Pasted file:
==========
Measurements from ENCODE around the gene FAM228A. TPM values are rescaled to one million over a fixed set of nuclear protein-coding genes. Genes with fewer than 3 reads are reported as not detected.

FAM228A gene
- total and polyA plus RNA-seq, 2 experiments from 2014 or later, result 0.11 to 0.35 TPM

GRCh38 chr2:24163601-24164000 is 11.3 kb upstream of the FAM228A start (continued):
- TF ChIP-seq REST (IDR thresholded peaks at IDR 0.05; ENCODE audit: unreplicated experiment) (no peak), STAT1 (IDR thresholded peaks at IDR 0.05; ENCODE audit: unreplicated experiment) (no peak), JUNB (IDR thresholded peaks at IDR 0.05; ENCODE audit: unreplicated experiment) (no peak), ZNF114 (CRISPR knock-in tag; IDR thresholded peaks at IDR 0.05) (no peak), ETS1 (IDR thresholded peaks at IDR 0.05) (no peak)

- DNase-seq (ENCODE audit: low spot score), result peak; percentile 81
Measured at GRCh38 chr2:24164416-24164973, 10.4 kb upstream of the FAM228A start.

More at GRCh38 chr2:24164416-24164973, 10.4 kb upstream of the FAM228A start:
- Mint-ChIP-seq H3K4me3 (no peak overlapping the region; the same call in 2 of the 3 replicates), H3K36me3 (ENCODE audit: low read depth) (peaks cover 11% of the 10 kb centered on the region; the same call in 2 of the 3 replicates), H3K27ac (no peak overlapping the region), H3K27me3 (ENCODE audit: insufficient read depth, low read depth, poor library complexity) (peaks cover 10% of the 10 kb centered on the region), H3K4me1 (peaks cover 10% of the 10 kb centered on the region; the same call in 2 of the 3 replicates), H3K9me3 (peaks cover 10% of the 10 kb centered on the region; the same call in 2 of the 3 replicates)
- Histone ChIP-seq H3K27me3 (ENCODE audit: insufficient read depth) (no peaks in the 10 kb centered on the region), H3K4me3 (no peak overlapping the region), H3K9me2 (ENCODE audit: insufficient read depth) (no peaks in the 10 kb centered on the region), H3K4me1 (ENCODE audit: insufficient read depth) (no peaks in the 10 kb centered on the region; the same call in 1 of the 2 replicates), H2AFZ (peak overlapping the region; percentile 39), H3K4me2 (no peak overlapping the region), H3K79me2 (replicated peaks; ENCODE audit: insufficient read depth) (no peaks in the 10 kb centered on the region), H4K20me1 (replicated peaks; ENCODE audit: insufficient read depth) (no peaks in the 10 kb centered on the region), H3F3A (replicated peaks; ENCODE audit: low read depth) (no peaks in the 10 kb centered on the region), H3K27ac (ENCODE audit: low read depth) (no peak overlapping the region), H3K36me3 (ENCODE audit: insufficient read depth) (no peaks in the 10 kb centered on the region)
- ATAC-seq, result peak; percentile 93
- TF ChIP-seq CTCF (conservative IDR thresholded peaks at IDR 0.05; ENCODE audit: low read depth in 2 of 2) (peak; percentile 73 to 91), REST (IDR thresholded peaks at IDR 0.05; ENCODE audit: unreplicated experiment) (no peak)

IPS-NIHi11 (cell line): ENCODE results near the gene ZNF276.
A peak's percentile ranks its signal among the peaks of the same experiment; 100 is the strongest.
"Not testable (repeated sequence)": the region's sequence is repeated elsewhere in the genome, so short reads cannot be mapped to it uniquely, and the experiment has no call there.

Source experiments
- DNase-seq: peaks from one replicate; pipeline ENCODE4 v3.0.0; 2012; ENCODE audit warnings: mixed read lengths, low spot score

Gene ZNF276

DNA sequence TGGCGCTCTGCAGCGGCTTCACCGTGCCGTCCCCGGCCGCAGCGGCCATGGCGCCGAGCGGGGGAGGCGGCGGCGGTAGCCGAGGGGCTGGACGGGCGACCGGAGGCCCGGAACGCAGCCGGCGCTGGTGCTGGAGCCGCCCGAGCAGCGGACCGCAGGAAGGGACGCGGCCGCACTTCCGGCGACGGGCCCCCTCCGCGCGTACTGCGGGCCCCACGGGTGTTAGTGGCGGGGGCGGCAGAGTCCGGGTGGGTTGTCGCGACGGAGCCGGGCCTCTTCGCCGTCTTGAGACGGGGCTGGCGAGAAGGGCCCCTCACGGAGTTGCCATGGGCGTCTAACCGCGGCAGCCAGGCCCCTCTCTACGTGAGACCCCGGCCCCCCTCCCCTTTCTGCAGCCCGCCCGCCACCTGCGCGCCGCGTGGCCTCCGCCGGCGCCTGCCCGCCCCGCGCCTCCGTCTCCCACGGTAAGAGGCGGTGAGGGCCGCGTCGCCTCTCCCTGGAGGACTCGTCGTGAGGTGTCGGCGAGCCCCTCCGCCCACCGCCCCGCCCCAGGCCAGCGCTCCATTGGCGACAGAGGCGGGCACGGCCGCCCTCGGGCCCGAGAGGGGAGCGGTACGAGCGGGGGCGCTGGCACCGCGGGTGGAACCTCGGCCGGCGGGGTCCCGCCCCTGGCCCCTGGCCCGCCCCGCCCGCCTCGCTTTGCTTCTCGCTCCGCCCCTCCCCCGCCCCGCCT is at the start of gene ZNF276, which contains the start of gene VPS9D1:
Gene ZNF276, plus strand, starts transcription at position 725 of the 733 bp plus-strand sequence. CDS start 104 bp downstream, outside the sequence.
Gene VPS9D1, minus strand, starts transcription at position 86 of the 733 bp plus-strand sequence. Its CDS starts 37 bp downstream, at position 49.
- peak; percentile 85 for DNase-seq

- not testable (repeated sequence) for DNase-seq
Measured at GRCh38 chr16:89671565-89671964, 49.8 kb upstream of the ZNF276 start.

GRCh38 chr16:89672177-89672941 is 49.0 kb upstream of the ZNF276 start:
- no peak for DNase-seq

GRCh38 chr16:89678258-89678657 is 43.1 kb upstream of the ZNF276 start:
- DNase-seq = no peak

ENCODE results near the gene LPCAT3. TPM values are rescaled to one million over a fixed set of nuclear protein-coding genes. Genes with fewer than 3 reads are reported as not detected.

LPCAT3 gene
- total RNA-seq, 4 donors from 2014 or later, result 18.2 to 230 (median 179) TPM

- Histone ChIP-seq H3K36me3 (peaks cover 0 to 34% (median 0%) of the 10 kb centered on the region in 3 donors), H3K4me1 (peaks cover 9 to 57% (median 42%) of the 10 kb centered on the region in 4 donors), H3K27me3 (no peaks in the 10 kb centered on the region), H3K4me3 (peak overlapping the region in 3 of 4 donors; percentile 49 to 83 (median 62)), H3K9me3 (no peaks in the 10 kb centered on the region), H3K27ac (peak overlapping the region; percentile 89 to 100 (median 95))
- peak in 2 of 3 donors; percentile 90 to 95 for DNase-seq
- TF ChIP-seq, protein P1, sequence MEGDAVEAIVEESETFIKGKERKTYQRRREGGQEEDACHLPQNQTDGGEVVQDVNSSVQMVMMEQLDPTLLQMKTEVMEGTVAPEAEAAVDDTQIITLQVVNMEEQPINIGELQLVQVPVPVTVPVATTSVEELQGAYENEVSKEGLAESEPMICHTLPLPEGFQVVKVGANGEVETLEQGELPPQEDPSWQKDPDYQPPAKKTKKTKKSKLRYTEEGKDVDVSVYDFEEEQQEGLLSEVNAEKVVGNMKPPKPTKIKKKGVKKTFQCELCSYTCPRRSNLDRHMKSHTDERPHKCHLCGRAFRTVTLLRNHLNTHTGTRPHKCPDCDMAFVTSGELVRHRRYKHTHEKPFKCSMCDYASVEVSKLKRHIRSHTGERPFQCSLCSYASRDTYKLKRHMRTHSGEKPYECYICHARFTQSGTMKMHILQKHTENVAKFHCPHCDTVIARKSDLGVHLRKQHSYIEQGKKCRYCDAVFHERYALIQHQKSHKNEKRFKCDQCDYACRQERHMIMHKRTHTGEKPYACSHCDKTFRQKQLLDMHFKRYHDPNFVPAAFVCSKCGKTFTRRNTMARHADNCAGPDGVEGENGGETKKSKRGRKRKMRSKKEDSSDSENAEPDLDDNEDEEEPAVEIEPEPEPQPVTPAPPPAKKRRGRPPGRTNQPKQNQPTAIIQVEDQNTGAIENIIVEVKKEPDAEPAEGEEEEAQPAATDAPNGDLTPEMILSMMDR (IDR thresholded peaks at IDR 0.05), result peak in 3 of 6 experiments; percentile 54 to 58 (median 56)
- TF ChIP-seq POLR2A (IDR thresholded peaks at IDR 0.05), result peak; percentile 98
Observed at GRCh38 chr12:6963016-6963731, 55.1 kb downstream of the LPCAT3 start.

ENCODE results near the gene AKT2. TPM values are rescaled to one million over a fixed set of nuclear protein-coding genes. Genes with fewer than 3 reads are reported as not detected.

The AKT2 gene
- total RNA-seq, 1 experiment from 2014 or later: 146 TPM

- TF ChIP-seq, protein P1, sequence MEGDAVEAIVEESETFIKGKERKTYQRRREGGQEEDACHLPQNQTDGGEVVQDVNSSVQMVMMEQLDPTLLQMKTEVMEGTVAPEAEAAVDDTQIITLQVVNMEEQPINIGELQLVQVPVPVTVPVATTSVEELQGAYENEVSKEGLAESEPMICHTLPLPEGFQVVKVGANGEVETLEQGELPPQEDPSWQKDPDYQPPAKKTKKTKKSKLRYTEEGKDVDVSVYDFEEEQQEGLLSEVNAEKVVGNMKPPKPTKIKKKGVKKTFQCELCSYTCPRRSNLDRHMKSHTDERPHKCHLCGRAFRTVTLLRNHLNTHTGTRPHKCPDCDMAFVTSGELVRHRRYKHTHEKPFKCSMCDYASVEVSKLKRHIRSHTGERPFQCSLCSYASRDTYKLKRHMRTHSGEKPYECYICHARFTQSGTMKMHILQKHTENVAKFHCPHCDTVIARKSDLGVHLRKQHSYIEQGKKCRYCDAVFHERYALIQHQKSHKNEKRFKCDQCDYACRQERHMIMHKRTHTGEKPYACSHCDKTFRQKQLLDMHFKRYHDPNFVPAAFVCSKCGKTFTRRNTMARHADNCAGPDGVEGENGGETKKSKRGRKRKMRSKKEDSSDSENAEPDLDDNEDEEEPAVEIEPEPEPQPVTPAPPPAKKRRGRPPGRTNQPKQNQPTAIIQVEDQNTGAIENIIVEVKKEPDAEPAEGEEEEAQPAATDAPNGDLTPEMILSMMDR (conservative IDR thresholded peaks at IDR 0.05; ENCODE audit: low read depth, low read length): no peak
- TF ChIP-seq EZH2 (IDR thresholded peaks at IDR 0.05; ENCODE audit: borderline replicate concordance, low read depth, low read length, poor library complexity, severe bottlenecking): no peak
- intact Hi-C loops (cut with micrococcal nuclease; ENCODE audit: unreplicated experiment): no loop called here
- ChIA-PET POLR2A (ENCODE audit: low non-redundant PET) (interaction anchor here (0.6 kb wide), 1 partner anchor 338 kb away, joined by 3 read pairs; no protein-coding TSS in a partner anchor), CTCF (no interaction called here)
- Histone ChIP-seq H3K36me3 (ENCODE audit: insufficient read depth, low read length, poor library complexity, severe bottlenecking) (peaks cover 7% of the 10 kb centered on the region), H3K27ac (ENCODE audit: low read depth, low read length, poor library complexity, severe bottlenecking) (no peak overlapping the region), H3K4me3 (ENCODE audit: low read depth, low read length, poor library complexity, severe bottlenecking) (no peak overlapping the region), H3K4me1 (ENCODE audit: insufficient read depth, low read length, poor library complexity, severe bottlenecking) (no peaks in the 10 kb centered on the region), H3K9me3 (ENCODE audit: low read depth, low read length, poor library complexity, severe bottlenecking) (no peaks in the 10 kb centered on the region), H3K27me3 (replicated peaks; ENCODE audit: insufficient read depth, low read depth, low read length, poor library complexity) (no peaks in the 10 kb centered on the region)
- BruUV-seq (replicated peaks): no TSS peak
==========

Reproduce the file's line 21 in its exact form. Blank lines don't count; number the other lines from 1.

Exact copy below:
Gene VPS9D1, minus strand, starts transcription at position 86 of the 733 bp plus-strand sequence. Its CDS starts 37 bp downstream, at position 49.